Musicology Research publishes ‘Sound Mirrors: Brian Eno and Touchscreen Generative Music’

Screen Shot 2018-02-04 at 16.10.32Two years after we presented our first paper on Brian Eno’s production practice at the Music and Moving Image conference in New York, the Musicology Research Journal  accepted my third collaborative  work with Rupert Loydell which examines Brian Eno’s touchscreen music applications Bloom, Trope, Scape and the Reflection album release. It’s open access and can be downloaded from Musicology Research Journal.
Loydell, Rupert & Marshall, Kingsley. (2017) ‘Sound Mirrors: Brian Eno and Touchscreen Generative Music’. In Musicology Research. Issue 3, Autumn, 2017. No. 2, pp. 27-50.

With the recent publication of the edited collection Brian Eno: Oblique Music (Albiez & Pattie, 2016) and the distribution of Brian Eno’s 26th solo studio album Reflection in 2017 on vinyl, CD and as an innovative software application, the time is ripe for a reconsideration of the way in which software has been used by the musician, composer, record producer and visual artist Brian Eno. This paper explores how Eno has used simple but innovative ideas and processes to inform his music over the course of his career, and considers how his work with collaborators – specifically the musician and software designer Peter Chilvers – has converged with the emergence of touchscreen technologies and modes of distribution. We will demonstrate how Apple’s App Store global distribution platform has further disseminated Eno’s ideas of ‘generative music’ to a wider audience through he and Chilvers’ Bloom (2008), Trope (2009/2015), Scape (2012) and Reflection (2017a) software applications for Apple’s iPhone and iPad, and the impact on the distribution and reception of Eno’s own music. Echoing Eno’s own processes of appropriation, remix and collaboration the authors wrote the paper through exchanges dictated by the turn of a card selected from the third edition of the Oblique Strategies deck, issued by Eno and Peter Schmidt in 1979.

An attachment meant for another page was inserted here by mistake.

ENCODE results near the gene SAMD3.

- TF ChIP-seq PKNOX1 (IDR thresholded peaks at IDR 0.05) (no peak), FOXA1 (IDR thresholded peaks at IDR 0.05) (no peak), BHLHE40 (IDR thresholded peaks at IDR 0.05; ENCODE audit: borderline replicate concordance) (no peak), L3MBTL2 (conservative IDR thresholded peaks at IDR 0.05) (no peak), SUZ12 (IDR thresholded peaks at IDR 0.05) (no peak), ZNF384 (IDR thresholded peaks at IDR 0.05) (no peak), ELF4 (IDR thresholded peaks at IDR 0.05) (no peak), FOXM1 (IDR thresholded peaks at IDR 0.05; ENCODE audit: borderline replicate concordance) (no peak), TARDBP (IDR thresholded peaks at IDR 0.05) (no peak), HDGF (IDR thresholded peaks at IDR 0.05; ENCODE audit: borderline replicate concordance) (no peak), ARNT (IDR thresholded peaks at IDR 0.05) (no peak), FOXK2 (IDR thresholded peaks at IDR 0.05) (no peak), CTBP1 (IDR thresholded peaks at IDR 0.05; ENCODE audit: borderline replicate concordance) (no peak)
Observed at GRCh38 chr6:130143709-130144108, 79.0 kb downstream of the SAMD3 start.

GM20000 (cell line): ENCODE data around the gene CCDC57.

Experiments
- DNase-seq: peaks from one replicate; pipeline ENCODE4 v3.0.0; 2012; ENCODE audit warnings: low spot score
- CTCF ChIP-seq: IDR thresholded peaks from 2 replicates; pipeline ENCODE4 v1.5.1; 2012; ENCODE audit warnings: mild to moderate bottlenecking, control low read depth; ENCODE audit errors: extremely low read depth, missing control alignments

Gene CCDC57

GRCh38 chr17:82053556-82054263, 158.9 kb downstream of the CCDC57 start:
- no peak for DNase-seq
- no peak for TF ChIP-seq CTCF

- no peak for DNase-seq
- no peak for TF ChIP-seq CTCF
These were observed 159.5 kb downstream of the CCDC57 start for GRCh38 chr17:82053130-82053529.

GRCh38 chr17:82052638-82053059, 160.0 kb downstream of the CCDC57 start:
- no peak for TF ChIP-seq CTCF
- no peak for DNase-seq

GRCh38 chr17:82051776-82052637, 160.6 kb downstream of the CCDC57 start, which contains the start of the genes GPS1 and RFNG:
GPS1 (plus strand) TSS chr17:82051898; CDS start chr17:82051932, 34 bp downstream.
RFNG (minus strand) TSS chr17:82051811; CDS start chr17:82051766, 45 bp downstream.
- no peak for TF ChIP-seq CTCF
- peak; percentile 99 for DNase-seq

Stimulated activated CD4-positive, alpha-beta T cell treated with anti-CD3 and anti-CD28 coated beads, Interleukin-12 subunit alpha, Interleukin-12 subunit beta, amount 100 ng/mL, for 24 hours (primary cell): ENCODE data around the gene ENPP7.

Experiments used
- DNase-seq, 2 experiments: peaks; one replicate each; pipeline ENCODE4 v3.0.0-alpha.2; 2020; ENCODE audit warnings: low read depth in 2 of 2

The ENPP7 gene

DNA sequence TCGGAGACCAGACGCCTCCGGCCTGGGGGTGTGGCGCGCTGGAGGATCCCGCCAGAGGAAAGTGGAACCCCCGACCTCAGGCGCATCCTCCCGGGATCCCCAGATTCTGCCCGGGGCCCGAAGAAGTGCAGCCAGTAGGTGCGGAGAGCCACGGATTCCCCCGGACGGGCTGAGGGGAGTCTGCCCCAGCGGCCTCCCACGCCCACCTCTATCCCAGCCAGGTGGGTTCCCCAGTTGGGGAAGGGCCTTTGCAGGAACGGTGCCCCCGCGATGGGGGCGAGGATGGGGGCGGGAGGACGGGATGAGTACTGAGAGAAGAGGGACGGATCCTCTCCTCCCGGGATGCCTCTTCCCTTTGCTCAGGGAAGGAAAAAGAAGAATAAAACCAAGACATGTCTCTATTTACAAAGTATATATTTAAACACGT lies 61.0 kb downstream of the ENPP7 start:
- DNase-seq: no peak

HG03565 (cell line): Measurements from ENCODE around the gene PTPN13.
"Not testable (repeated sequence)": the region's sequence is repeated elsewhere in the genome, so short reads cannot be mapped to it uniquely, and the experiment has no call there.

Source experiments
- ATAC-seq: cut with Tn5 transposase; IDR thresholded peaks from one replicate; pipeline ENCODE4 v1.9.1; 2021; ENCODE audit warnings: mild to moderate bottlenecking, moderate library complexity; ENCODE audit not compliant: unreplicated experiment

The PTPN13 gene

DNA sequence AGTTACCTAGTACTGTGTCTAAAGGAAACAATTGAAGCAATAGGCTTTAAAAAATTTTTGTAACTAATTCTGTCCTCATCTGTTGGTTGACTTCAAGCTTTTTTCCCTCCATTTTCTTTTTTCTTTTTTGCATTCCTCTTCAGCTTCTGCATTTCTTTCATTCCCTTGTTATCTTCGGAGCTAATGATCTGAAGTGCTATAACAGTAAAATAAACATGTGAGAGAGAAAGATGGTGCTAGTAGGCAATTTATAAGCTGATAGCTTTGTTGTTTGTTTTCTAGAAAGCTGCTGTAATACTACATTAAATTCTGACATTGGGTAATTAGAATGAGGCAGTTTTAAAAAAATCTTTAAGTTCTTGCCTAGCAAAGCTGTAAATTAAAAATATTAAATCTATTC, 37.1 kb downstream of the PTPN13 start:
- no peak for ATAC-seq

About Kingsley Marshall

Kingsley Marshall is Head of Film at the CILECT accredited School of Film & Television based within Falmouth University in the UK. The subject area consists of 28 staff working with 300 undergraduates studying the Skillset accredited BA (Hons) Film degree, supplemented by a postgraduate community studying from MA level through to PhD. Kingsley’s research and practice primarily orientates around the use of sound (including music and effects) in cinema and television, and the production of short and micro-budget feature films, executive producing Wilderness (Doherty, 2017) which won 11 awards at 16 international film festivals since making its premiere at Cinequest in 2017, and producing Project 18 (Mackfall, 2018), currently in post-production. For over twenty years he has worked as a journalist, interviewing filmmakers, musicians, and designers for over 30 publications and broadcasters worldwide, written album sleeve notes and biographies for over 100 artists, and contributed to anthologies on hip hop and soul. He can be found on Twitter as @kingsleydc